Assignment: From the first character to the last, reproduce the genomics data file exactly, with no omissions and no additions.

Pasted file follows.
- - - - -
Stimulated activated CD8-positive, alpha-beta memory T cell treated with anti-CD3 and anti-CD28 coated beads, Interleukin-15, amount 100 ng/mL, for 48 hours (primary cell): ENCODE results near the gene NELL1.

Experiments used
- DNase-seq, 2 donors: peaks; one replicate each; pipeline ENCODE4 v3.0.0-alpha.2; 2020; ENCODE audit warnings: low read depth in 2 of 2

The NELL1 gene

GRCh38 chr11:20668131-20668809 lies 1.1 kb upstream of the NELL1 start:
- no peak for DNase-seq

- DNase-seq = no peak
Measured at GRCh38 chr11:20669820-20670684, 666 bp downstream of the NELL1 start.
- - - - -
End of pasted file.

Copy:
Stimulated activated CD8-positive, alpha-beta memory T cell treated with anti-CD3 and anti-CD28 coated beads, Interleukin-15, amount 100 ng/mL, for 48 hours (primary cell): ENCODE results near the gene NELL1.

Experiments used
- DNase-seq, 2 donors: peaks; one replicate each; pipeline ENCODE4 v3.0.0-alpha.2; 2020; ENCODE audit warnings: low read depth in 2 of 2

The NELL1 gene

GRCh38 chr11:20668131-20668809 lies 1.1 kb upstream of the NELL1 start:
- no peak for DNase-seq

- DNase-seq = no peak
Measured at GRCh38 chr11:20669820-20670684, 666 bp downstream of the NELL1 start.